In many ways the point of Jesus’ analogy is very clear: we need the relationship with the gardener to remain fruitful and growing as Christians. We need the pruning and cleaning like any perennial plant in the autumn, if it is going to flourish in the following year. If we become too distant from the main trunk, we will cease to be living and effective as followers of Jesus Christ.

3. This leads neatly to my next point: Christian faith is about relationship, and it is one of dependency. This is illustrated by the presence of Angelique this morning. She is completely dependent upon Zane and Nicole for all her needs. She is dependent upon them for her growth and development both physically and as a person. She needs them to nourish and prune, to provide the proper conditions for growth and to enable her to remain connected. As she grows and develops that need doesn’t change – even into adulthood! She is dependent upon Zane and Nicole loving her and standing with her in the good times and the challenging times – even when she may reject what she considers their interference because she knows best!

As Christians we are people who completely dependent upon God our Father through Jesus Christ. Now that goes against the grain, because ever since the time of Eden, the human race has been asserting its independence and since the 20th Century its independence from any concept of a creator or God who is over all things; and certainly from one who came into the world as saviour. As Christians we recognise that God is the author and giver of life; that he came in Jesus to bring forgiveness for the sin of humankind and restoration of our relationship with him through the sacrifice of Jesus. That in order to have that assurance of forgiveness and eternal life with him, we need to remain attached to him – attached to the vine.

4. Christian faith is about relationship. What are the marks of that relationship? Well Jesus gives some pointers. Are we bearing fruit? That means are we changing in our lives, our attitudes and values and becoming more like Jesus. Paul puts it like this:

Therefore, I urge you, brothers and sisters, in view of God’s mercy, to offer your bodies as a living sacrifice, holy and pleasing to God – this is your true and proper worship. 2 Do not conform to the pattern of this world, but be transformed by the renewing of your mind. Then you will be able to test and approve what God’s will is – his good, pleasing and perfect will.

If we are going to bear fruit then we need to be reflecting on and applying the teaching of Jesus in our lives. There is no better place to begin than Jesus’ teaching in the Sermon on the Mount. I would suggest that we have a long way to go in applying his teaching and allowing our minds to be transformed into conformity to what he says there. It really is a counter-cultural lifestyle that challenges the accepted values of society around us. Allowing this to be our influence and guide will lead to us bearing fruit as Christian believers. It will challenge our ultimate values and objectives in life. 

I read to you from Mark’s Gospel about Jesus’ encounter with the children and his response to his disciples’ attitude. In doing what he did in welcoming the children, he challenged the attitude of society towards children; he put them before the more important people who undoubtedly were in the queue waiting to speak with Jesus. He also told us that we need to become those people who are dependent upon God in order to enter the Kingdom – he wasn’t saying we needed to become childish. There was someone in the queue who would have considered himself more important than the children and who had to chase after Jesus to speak with him. This person, whilst very religious, revealed where his heart lay as he couldn’t rise to Jesus’ challenge to put him first. Read the account.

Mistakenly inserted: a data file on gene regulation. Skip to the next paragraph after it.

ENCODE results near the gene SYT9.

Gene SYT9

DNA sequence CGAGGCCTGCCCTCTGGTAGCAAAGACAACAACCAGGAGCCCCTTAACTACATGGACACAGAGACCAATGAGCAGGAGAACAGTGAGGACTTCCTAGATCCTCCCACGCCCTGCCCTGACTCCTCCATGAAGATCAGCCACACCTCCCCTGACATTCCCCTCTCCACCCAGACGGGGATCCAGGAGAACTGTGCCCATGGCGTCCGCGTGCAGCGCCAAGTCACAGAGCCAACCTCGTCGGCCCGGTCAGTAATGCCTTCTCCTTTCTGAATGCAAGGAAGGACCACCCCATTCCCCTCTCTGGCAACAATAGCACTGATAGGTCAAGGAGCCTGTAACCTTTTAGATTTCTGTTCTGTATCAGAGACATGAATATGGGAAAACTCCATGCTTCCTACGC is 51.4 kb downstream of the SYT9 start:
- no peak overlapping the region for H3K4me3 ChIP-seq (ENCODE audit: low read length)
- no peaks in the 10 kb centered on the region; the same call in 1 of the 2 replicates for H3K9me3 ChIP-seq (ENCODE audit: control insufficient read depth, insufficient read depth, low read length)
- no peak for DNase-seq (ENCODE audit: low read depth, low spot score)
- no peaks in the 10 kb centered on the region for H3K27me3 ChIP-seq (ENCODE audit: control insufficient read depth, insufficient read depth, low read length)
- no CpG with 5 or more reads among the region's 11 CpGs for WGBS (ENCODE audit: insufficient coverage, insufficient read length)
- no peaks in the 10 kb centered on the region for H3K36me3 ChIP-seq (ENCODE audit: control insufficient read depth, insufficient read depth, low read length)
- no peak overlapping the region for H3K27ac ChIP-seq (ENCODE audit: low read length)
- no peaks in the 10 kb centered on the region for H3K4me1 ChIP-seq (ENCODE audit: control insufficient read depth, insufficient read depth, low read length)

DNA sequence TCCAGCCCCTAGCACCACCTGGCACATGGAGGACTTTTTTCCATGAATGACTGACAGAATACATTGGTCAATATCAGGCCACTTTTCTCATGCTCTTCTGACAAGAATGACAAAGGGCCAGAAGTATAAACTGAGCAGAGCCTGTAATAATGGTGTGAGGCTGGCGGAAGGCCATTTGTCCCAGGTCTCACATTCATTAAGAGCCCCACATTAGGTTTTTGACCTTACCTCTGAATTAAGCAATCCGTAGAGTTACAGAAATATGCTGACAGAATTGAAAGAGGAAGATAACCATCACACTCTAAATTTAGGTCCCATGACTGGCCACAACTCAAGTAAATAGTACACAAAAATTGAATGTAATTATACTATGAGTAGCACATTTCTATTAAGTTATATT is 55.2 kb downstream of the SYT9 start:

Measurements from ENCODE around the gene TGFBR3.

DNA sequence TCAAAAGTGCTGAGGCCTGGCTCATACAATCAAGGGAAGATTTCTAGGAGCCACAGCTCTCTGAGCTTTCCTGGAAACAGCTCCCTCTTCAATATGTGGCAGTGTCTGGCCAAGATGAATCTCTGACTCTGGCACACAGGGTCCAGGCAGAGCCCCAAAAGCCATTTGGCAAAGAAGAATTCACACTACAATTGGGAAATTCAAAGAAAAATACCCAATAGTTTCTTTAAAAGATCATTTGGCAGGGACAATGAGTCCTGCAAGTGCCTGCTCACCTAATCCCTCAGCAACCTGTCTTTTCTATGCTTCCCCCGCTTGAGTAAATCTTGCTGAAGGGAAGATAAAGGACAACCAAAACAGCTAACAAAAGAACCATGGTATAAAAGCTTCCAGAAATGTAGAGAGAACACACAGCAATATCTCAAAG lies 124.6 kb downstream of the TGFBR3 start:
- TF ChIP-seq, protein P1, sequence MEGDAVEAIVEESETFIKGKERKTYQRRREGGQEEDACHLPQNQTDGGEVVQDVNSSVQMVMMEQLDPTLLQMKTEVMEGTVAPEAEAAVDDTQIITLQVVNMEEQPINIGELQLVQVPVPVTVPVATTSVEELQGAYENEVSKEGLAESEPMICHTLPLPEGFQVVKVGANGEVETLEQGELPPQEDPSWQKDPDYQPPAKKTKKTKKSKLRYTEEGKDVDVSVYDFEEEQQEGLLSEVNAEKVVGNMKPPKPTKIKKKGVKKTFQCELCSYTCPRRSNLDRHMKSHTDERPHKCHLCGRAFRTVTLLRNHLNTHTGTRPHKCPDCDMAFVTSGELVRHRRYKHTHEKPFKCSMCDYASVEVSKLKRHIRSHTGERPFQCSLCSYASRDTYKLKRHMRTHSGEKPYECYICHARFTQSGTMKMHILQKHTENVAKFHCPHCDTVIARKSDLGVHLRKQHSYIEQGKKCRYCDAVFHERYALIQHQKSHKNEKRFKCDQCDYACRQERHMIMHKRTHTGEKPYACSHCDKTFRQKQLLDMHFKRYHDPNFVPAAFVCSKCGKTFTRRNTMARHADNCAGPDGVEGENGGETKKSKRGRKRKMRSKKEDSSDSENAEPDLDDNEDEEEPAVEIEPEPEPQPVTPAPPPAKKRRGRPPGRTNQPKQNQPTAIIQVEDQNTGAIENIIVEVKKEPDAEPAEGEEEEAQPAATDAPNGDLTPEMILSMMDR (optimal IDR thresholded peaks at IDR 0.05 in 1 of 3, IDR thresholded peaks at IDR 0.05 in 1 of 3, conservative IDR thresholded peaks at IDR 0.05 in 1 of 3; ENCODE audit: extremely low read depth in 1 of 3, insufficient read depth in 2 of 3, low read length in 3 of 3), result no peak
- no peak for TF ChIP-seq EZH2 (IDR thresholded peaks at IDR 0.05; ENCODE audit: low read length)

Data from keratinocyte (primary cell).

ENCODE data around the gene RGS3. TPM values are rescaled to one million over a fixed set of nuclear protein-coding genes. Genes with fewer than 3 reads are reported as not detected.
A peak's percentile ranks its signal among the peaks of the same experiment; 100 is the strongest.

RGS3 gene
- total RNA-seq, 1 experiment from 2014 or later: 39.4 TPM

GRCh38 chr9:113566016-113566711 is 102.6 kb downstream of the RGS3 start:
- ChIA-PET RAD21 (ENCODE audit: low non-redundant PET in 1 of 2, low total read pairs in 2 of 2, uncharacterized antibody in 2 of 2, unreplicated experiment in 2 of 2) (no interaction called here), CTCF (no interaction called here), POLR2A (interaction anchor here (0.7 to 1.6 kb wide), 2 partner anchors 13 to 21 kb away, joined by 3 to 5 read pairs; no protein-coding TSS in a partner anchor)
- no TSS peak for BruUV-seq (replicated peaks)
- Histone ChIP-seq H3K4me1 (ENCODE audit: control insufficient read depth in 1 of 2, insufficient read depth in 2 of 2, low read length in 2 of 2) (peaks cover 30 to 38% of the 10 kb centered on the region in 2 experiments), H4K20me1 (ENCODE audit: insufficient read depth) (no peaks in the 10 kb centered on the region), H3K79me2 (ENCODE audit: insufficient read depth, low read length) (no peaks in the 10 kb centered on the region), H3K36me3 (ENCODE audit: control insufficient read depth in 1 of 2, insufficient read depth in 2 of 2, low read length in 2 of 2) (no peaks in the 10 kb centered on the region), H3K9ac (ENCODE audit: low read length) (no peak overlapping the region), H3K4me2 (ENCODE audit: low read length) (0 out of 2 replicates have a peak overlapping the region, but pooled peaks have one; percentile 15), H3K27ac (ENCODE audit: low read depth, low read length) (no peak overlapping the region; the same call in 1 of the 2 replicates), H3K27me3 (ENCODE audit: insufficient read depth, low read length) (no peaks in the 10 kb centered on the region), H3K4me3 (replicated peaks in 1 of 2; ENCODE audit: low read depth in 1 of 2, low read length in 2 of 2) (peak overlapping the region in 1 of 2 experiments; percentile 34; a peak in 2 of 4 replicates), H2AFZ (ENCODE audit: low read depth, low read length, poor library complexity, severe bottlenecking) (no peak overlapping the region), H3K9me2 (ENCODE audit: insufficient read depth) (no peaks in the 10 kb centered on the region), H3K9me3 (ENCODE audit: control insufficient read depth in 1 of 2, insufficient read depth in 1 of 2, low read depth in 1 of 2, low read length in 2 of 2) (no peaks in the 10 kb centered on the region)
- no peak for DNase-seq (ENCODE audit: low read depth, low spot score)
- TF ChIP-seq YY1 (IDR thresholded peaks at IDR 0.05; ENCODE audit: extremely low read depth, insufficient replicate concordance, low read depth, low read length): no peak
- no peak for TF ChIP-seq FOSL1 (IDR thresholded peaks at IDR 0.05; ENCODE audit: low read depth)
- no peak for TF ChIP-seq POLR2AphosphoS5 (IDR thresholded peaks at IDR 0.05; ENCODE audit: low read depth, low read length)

Jesus said that bearing fruit was about loving each other. This isn’t the mutual love of conditional friendship – as long as you continue to love me. Jesus said love each other as I have loved you. It is sacrificial and covenant love that is committed to the other through thick and thin, including rejection. It is love that perseveres and is strong enough to go through the challenging times. That takes a lifetime of learning and practice.

5. The last thing I want to say: Christian faith is about relationship and it is a relationship of commitment. When you become a parent, it is a commitment that doesn’t end when your children have grown up and left home. They naturally want to become independent and be their own person, but hopefully cutting the proverbial umbilical cord doesn’t mean that’s it and goodbye. We know that sometimes this is the case for all sorts of reasons – and that is an expression of the imperfection of our nature. When you become a parent, it is a lifetime commitment and a covenant relationship that keeps on keeping on. If we want our relationships to grow and be strong we work at them and we persevere through the challenging and even barren times. That is an expression of God’s commitment to us in Jesus Christ.

Jesus continually in this passage uses the word remain. ‘Remain in me, remain in my love. You cannot bear fruit by yourself.’ Don’t become the dead wood that is cut off and thrown into the fire. If we are followers of Jesus Christ, we have a responsibility. If we cut ourselves off, we will shrivel like the grape in the children’s video. We are the ones who cut ourselves off when we neglect the fellowship of the church; we neglect reading the Bible; we neglect our prayer relationship with God; when we reject Jesus Christ. Let’s not become the branch that withers and is thrown away.